Federal immigration authorities criticized a New Jersey policy that bars local cops from enforcing civil immigration law.
Andrew Ford, @AndrewFordNews
ASBURY PARK, N.J. – After a twice-deported Honduran man was charged with the brutal strangulation murder of a Jersey City nanny, federal authorities have criticized New Jersey’s “limited cooperation” on immigration issues.
The federal rebuke came after the arrest of Jorge Rios, 33, who was charged in the death of Carolina Cano, 45, of Jersey City.
Cano was found dead in a lake in Lincoln Park in Jersey City on March 24, according to Hudson County Prosecutor’s Office.
Rios, identified by U.S. Immigration and Customs Enforcement as Jorge Alberto Rios-Doblado, was previously removed from the United States for immigration violations in 2003 and 2004, according to ICE.
Rios was charged with felony murder, kidnapping and aggravated sexual assault, according to the prosecutor’s office.
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“ICE maintains that cooperation by local law enforcement is an indispensable component of promoting public safety,” the Newark ICE office said in a statement. “ICE will seek taking custody of Rios-Doblado at the conclusion of his criminal proceedings, despite limited cooperation in the state.”
Immigration officials were referring to a November directive issued by New Jersey Attorney General Gurbir Grewal that barred state and local police from assisting federal immigration on authorities with “civil immigration law,” with some exceptions.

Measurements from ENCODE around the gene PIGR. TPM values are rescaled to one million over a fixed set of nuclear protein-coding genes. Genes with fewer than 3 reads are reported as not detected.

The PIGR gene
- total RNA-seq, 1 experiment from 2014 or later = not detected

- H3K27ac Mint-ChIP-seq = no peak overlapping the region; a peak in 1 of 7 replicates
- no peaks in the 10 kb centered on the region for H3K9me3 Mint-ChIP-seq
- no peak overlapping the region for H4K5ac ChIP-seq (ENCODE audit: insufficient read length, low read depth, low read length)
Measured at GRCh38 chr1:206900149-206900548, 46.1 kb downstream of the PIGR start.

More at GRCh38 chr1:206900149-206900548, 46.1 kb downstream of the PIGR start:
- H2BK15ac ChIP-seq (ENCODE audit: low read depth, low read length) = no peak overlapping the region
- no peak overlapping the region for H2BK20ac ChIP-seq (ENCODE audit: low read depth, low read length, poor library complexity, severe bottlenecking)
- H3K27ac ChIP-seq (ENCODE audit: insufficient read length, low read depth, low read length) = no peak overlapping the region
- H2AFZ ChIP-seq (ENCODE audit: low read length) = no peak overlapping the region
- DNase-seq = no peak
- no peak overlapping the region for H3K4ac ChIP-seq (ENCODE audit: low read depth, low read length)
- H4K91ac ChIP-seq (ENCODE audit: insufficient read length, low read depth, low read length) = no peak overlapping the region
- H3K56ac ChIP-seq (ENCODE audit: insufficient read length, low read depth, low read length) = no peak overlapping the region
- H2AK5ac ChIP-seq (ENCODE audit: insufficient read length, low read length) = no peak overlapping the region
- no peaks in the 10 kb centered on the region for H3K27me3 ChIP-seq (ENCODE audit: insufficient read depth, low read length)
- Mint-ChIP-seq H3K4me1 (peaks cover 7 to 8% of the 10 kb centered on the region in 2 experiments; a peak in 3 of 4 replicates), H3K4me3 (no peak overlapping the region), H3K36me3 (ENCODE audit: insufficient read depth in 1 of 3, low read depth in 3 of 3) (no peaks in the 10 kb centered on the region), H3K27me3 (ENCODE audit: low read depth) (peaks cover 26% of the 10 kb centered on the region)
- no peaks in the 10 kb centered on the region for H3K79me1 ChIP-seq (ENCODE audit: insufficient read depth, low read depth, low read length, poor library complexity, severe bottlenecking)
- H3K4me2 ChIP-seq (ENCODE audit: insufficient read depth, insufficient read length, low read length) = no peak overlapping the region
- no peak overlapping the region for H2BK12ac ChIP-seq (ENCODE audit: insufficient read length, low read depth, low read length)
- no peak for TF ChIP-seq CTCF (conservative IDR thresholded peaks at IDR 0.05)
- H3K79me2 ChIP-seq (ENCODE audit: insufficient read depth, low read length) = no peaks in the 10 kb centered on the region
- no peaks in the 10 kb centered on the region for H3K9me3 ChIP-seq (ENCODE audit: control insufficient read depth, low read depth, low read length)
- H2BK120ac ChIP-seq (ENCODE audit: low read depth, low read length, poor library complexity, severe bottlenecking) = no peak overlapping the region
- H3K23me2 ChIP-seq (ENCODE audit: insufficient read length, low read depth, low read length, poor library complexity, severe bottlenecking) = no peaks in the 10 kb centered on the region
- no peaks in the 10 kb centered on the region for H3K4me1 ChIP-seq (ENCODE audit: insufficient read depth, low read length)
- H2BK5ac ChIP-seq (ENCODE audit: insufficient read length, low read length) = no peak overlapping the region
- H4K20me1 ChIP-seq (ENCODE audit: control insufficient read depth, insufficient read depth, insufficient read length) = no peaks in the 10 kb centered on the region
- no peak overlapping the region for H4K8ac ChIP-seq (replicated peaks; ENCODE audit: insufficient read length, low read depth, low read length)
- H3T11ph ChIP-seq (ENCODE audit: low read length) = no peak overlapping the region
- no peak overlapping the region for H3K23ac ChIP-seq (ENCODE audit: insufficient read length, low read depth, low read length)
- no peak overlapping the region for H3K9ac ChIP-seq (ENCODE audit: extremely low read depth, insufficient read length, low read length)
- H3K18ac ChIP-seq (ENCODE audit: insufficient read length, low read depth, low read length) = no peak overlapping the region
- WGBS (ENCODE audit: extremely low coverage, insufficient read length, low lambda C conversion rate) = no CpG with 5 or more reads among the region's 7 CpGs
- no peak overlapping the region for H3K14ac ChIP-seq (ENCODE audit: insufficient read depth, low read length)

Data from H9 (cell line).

Grewal’s directive stressed that his policy didn’t stop officers from enforcing state law or pursuing crimes.
When asked about Rios, Grewal’s office pointed to comments he made to the state assembly budget committee on Wednesday.
Grewal explained the immigration directive was inspired by “overly zealous enforcement of immigration laws” by the federal government at sensitive places like schools, churches and courthouses, which Grewal said discouraged people from approaching the police to report crimes.
“Our job as state law enforcement officers is to enforce the criminal laws of this state and that’s all we told our law enforcement officers through that directive,” Grewal told state lawmakers who questioned the state’s immigration policy. “We don’t enforce civil immigration deportation orders.”
An ICE spokesman said it’s unknown when Rios returned to the United States and how he got here.
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